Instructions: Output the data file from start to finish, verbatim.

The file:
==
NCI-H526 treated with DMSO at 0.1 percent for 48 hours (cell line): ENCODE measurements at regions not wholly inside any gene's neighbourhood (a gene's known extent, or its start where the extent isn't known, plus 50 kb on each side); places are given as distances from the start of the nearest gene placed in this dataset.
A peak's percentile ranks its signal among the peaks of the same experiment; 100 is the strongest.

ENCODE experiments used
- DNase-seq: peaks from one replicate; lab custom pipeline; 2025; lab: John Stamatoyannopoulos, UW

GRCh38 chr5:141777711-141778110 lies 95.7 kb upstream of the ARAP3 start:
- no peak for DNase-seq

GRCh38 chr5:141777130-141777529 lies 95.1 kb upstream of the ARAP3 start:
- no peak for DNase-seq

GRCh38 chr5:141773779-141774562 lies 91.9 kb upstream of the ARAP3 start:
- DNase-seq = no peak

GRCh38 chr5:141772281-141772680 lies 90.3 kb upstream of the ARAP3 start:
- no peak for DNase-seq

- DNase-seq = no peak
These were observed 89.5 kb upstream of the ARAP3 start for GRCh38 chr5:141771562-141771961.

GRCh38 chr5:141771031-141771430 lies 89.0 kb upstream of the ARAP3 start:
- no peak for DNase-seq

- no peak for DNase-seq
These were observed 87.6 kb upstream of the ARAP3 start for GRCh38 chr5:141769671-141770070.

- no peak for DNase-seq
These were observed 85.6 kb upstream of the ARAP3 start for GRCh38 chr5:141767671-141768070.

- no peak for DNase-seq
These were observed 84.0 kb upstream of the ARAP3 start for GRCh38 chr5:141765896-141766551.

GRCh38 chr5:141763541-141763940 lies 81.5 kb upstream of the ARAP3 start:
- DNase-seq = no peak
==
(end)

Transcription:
NCI-H526 treated with DMSO at 0.1 percent for 48 hours (cell line): ENCODE measurements at regions not wholly inside any gene's neighbourhood (a gene's known extent, or its start where the extent isn't known, plus 50 kb on each side); places are given as distances from the start of the nearest gene placed in this dataset.
A peak's percentile ranks its signal among the peaks of the same experiment; 100 is the strongest.

ENCODE experiments used
- DNase-seq: peaks from one replicate; lab custom pipeline; 2025; lab: John Stamatoyannopoulos, UW

GRCh38 chr5:141777711-141778110 lies 95.7 kb upstream of the ARAP3 start:
- no peak for DNase-seq

GRCh38 chr5:141777130-141777529 lies 95.1 kb upstream of the ARAP3 start:
- no peak for DNase-seq

GRCh38 chr5:141773779-141774562 lies 91.9 kb upstream of the ARAP3 start:
- DNase-seq = no peak

GRCh38 chr5:141772281-141772680 lies 90.3 kb upstream of the ARAP3 start:
- no peak for DNase-seq

- DNase-seq = no peak
These were observed 89.5 kb upstream of the ARAP3 start for GRCh38 chr5:141771562-141771961.

GRCh38 chr5:141771031-141771430 lies 89.0 kb upstream of the ARAP3 start:
- no peak for DNase-seq

- no peak for DNase-seq
These were observed 87.6 kb upstream of the ARAP3 start for GRCh38 chr5:141769671-141770070.

- no peak for DNase-seq
These were observed 85.6 kb upstream of the ARAP3 start for GRCh38 chr5:141767671-141768070.

- no peak for DNase-seq
These were observed 84.0 kb upstream of the ARAP3 start for GRCh38 chr5:141765896-141766551.

GRCh38 chr5:141763541-141763940 lies 81.5 kb upstream of the ARAP3 start:
- DNase-seq = no peak